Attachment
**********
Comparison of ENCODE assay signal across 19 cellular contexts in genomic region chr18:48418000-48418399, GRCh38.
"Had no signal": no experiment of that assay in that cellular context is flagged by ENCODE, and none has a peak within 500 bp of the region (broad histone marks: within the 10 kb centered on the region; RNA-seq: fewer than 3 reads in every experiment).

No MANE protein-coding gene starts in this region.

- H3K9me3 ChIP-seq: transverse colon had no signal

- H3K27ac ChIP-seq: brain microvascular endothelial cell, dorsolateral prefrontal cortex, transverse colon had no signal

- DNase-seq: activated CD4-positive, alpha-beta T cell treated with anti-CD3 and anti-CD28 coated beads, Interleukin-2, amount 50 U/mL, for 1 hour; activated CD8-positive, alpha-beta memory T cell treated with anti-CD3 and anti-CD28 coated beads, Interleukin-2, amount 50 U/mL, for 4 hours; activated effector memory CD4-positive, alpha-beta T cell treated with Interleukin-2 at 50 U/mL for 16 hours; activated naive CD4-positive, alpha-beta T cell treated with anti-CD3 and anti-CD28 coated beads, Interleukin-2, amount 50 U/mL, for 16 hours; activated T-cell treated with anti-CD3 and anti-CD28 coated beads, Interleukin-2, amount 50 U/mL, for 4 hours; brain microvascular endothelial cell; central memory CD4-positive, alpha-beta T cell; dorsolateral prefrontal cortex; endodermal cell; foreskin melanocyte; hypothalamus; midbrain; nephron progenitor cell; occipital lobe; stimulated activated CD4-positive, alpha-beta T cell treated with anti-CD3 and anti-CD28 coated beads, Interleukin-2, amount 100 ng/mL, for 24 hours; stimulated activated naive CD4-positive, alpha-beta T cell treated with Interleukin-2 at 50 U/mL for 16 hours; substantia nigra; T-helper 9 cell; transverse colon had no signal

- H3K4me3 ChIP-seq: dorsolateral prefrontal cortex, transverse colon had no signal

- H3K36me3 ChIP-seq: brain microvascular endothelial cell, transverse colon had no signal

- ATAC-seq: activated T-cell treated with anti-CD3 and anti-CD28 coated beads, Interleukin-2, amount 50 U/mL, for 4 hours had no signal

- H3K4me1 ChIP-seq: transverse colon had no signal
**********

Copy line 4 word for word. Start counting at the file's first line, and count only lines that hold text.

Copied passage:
- H3K9me3 ChIP-seq: transverse colon had no signal